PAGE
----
Why Turkey is backing Qatar in Gulf diplomatic crisis
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Turkish President Recep Tayyip Erdogan said Sunday that he backs Qatar’s dismissal of the ultimatum sent by Saudi Arabia and its allies.
He asserted that the demands are “against international law”, and an “attack on the sovereign rights of a state".
Saudi Arabia, the UAE, Egypt and Bahrain sent the ultimatum to the Qataris on 23 June through Kuwaiti go-betweens, with 10 days to comply or face unspecified retaliation.
On Saturday Qatar refused to follow the 13 requirements, condemning them as unreasonable contraventions of its sovereignty. They include removing Turkish troops from Qatari soil -- condemned by Erdogan this morning as a “disrespect to Turkey” -- shutting down the state-owned Al-Jazeera news organisation, substantially reducing co-operation with Iran, and cutting ties with groups such as the Muslim Brotherhood.
This week Ankara sent a food cargo to the small Gulf state -- which imports about 80 percent of its food, causing the embargo to empty its supermarket shelves. Earlier this month, Turkey’s parliament hurriedly passed legislation allowing the country to send several thousand troops to their base in Qatar and to carry out joint exercises with their Qatari counterparts.
Turkey initially presented itself as a neutral broker in the crisis. On 6 June, Turkey's Foreign Minister Mevlut Cavusoglu declared that the Arab states are “all our Sunni brothers and our friends". So why is Turkey now explicitly backing Qatar?
The most obvious reason is that Doha is Ankara’s most loyal ally in the region, if not the world. It is worth highlighting that on the night of the attempted military coup in Turkey last year, the Emir of Qatar, Tamim bin Hamad Al Thani, was the first leader to telephone Erdogan, making explicit Qatar’s advocacy of the president against his would-be ousters. Contrastingly, and potentially worryingly for Erdogan, most world leaders -- even Turkish allies -- were slow to express support.
But there is a deeper factor underlying Turkey’s support for Qatar: the two countries espouse the same vision for the Sunni countries of the Middle East. Saudi Arabia, the UAE, Bahrain and the current Egyptian government of President Abdel Fattah al-Sisi all stand in opposition to the forces unleashed in the ‘Arab Spring’ of 2010 to 2012.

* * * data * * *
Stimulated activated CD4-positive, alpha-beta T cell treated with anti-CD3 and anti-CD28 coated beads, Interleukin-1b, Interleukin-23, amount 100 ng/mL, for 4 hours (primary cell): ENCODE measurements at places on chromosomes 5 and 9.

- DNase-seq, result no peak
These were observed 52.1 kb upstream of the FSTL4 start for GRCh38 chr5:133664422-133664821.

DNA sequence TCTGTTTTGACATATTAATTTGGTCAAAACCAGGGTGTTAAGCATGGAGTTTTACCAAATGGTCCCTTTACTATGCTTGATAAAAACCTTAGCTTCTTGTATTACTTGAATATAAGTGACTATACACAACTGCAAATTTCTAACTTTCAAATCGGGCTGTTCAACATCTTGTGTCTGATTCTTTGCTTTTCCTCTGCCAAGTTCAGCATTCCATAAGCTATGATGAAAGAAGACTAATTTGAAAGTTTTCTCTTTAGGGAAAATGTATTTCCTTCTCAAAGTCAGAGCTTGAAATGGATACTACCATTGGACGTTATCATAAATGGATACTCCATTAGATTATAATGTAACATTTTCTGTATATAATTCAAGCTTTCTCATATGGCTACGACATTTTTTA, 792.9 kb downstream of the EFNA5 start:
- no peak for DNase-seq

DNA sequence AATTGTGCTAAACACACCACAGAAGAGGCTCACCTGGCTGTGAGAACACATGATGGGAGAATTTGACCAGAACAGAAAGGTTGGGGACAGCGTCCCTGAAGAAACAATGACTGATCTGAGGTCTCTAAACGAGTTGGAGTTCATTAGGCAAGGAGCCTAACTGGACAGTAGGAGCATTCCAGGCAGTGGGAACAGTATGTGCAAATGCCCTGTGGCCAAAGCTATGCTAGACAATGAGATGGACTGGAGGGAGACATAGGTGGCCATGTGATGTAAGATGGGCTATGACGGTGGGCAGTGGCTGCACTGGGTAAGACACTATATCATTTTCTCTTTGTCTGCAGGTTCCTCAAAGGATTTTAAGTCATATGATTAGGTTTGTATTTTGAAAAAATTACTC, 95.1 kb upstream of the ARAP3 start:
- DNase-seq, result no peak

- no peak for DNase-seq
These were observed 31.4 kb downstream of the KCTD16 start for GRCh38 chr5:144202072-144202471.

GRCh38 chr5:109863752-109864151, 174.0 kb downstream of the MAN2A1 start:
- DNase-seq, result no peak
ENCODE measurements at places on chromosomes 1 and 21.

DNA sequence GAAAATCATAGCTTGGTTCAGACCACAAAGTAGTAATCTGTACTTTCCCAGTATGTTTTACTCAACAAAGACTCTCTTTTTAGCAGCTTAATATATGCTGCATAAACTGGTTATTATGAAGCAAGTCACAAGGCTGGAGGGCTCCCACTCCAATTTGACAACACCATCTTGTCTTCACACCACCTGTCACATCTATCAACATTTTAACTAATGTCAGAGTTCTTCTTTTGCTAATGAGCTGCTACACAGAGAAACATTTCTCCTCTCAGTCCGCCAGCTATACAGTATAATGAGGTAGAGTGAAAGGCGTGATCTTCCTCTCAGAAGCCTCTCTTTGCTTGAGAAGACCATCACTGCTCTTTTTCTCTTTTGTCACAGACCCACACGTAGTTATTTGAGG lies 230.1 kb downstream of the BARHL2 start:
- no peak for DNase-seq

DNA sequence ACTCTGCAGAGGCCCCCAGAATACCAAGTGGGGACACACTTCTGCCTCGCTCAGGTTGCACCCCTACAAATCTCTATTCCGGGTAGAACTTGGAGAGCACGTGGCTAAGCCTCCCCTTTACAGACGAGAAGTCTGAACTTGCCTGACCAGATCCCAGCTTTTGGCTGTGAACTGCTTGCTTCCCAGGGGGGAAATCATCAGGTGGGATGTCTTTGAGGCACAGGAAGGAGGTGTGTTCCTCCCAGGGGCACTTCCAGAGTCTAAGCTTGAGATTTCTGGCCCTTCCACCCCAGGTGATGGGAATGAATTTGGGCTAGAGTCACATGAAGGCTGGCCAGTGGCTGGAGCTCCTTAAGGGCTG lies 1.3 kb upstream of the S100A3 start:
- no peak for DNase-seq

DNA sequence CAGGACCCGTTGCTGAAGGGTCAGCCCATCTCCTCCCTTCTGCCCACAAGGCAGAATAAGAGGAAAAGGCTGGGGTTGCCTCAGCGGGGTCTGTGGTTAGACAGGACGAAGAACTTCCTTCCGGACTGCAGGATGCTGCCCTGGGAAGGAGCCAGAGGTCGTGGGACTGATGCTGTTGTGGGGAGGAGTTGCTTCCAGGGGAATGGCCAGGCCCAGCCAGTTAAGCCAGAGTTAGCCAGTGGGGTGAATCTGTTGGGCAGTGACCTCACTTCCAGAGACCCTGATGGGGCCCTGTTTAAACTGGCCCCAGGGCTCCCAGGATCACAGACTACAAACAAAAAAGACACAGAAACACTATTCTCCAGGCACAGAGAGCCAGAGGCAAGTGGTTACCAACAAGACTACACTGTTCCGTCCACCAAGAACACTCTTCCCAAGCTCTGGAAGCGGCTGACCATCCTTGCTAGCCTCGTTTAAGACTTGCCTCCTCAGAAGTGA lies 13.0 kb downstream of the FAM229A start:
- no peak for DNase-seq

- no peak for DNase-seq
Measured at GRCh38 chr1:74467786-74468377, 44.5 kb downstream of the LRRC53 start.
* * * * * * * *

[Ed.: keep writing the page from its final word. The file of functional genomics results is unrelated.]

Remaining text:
That is to say that their attitude to governance of fellow Sunni Middle Eastern countries is conservative. With the exception of military-led authoritarian Egypt, they are monarchies. They were aghast when then US president Barack Obama dropped his support for Sisi’s predecessor Hosni Mubarak in 2011, paving the way for a brief period of Muslim Brotherhood rule. The monarchies regard the Brotherhood as a threat to their dynastic model; for Egypt, it is a threat to their relatively secular, military-backed authoritarian model.
In contrast, both Turkey and Qatar have supported the Muslim Brotherhood, which saw the ‘Arab Spring’ as an opportunity to spring up against the authoritarian Middle Eastern governments that had long suppressed it. Erdogan publicly defended the group this February, asserting that “it is not an armed group, but is in actual fact an ideological organisation". Turkey, like Qatar, has taken in Brotherhood figures expelled from Egypt. Moreover, in 2015, two years after the ouster of the Muslim Brotherhood government in Cairo, Erdogan declared that “for me, Morsi is Egypt’s President, not Sisi". Doha offered similar enthusiasm for the Brotherhood’s political activities in Egypt. That is while Youssef al-Qaradawi, the Brotherhood’s spiritual leader, not only preaches at one of Doha’s biggest mosques – he was also given his own programme on Al-Jazeera.
Turkey and Qatar’s support for the Muslim Brotherhood, whether tacit or explicit, seems incompatible with the extremely small ‘c’ conservative political vision defended and promoted by Saudi Arabia and its allies. With Erdogan seeing few solid allies in the region, it seems he felt he had no choice but to side with the small yet like-minded Qatar.
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